If new moms adhered to the recommended guidelines that urge them to breast-feed each child they give birth to for at least one year, they could theoretically stave off up to 5,000 cases of breast cancer, about 54,000 cases of hypertension and nearly 14,000 heart attacks annually.
Averting those diseases could also save $860 million, according to research published in Obstetrics & Gynecology.
Those figures, while significant and intriguing, are not actual numbers from documented cases. Rather, they're the result of a sophisticated statistical model used to compare the effect of current breast-feeding rates in the U.S. to ideal rates.
The study, led by Harvard researcher Dr. Melissa Bartick, simulated the experiences of about 2 million U.S. women from the time they were 15 until they turned 70, estimating outcomes and cumulative costs over the decades in between.
Number-crunchers ran the data applying current breast-feeding rates – about 25% of U.S. women breast-feed for the recommended 12 months per child — and again assuming that 90% of women embraced the guidelines. "To be totally scientifically accurate, those are costs for a cohort of women in a certain year," says Bartick, an assistant professor of internal medicine at Harvard Medical School. "If breast-feeding rates change, the cost would be different."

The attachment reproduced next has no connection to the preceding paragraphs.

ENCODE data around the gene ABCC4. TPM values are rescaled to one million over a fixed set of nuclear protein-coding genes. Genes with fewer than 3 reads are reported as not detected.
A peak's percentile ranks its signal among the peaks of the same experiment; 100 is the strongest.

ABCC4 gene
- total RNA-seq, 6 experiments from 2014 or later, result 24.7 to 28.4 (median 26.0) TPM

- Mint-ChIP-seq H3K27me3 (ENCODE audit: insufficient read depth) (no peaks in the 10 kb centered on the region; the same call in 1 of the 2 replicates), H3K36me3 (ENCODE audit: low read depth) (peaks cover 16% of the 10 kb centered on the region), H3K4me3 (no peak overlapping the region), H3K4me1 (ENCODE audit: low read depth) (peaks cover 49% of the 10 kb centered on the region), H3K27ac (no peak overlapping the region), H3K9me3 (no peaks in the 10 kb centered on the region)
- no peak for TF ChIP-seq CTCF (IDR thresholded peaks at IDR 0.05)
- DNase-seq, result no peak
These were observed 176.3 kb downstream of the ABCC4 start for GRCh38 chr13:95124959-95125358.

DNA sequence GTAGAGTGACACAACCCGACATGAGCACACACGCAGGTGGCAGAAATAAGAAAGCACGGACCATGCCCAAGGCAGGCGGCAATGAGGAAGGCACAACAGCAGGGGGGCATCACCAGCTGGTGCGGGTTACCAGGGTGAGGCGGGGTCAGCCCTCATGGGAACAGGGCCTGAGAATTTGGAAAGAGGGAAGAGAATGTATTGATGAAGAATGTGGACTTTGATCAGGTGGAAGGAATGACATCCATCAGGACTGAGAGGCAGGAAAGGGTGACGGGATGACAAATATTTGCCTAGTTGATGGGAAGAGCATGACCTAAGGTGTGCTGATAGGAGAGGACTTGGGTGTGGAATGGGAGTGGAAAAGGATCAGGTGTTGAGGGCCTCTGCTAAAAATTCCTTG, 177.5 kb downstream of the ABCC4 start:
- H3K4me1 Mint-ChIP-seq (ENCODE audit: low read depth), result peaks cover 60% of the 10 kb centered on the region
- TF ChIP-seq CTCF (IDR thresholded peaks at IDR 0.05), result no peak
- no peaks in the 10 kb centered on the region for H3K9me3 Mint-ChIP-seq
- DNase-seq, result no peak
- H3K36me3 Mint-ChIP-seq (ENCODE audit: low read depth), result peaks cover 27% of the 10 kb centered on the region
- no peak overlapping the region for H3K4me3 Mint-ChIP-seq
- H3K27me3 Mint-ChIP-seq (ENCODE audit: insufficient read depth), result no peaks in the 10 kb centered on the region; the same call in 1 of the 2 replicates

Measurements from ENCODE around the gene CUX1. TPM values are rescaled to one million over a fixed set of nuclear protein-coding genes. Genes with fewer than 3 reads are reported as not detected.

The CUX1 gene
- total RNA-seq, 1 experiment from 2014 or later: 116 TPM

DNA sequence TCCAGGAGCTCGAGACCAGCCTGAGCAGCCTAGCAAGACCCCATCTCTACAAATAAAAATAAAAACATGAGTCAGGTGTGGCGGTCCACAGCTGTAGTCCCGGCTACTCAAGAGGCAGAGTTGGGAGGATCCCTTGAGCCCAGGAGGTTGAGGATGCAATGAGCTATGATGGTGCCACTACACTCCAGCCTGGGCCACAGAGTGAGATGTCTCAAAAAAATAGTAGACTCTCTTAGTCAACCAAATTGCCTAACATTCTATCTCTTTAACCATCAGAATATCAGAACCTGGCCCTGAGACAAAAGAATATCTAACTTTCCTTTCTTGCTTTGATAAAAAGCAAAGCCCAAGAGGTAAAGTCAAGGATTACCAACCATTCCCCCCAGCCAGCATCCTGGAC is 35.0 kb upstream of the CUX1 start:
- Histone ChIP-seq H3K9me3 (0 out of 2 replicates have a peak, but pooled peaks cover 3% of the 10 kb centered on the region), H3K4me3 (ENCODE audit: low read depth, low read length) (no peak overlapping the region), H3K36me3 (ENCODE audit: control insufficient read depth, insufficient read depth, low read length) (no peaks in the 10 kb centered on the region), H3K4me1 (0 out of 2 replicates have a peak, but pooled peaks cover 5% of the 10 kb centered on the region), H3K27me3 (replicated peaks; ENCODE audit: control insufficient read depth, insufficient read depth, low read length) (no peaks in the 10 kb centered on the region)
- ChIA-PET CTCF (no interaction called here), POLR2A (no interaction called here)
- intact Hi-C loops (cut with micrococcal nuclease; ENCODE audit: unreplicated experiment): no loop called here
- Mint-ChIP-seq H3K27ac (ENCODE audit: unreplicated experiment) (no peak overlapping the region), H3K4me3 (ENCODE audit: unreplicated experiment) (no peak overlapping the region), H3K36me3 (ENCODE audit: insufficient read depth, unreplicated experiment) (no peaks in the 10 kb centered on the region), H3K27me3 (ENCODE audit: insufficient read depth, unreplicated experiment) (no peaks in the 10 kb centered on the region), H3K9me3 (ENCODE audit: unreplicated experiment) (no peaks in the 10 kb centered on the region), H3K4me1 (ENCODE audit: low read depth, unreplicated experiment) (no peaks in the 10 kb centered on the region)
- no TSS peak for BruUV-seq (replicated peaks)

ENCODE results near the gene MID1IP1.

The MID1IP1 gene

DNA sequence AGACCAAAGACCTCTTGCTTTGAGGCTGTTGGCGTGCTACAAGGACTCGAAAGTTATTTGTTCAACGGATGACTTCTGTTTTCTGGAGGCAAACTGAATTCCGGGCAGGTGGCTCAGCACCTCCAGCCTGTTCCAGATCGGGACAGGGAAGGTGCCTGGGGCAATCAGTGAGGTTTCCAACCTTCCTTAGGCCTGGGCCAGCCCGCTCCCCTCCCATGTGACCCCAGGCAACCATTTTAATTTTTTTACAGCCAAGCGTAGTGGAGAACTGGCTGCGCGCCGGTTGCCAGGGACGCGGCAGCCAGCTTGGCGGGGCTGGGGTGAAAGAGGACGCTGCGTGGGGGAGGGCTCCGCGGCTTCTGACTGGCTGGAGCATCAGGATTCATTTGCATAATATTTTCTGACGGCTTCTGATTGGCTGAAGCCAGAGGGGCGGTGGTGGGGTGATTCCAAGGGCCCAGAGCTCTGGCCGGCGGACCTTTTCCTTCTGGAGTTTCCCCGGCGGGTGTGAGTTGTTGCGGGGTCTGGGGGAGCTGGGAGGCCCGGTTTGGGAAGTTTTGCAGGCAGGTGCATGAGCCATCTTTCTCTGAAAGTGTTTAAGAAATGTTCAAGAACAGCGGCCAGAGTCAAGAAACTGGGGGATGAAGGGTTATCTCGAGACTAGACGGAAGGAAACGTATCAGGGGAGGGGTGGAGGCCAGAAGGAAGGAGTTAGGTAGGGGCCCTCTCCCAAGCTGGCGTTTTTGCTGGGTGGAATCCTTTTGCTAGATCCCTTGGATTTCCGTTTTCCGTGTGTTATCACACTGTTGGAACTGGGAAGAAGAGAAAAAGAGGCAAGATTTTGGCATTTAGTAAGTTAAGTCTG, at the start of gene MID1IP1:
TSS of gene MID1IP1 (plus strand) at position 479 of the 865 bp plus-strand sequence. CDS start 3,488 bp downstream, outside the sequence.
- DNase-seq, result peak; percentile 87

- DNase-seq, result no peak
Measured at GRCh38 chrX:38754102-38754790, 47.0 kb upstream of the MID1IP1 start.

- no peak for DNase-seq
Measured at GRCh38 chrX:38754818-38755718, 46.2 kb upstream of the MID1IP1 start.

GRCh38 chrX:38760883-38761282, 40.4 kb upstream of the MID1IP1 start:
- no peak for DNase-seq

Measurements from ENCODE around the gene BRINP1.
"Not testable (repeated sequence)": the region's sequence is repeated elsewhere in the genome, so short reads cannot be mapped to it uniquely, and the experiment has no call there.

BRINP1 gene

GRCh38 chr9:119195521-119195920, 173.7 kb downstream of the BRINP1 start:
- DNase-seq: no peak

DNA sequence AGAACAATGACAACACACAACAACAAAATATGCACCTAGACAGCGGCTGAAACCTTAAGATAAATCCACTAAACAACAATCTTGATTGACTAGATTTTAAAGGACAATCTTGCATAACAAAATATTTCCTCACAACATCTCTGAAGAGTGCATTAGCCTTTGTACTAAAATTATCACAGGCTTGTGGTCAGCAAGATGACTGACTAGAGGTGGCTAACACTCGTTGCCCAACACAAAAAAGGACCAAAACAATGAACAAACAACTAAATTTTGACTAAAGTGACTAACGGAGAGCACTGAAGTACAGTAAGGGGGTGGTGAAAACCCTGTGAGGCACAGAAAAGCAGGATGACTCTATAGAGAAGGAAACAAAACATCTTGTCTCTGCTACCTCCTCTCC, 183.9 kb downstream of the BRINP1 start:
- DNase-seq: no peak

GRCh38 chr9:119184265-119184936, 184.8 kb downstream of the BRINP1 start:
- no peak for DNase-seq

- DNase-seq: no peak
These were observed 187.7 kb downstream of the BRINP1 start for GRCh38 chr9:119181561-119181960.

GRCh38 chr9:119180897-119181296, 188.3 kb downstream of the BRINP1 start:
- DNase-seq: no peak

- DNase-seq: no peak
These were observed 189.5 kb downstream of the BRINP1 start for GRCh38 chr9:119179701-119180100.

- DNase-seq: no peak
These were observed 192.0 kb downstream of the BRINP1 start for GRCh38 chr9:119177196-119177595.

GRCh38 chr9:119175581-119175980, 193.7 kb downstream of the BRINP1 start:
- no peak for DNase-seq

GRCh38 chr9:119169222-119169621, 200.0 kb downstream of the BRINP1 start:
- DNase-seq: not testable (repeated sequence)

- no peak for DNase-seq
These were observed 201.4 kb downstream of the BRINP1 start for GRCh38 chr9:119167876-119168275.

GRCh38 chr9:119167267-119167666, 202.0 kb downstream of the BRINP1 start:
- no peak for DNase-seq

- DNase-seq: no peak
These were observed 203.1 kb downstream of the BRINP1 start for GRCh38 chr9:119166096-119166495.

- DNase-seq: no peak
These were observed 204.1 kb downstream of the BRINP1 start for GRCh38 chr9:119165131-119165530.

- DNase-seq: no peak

Still, she says, the point is that breast-feeding boosts mom's health in a big way. "We know that 60% of women don't even meet their personal breast-feeding goals, whether it's three or four or six months," says Bartick. "We need to do more to support women so they can breast-feed longer. There are thousands of needless cases of disease and death that could be prevented."
Image: Breastfeeding mom, via Shutterstock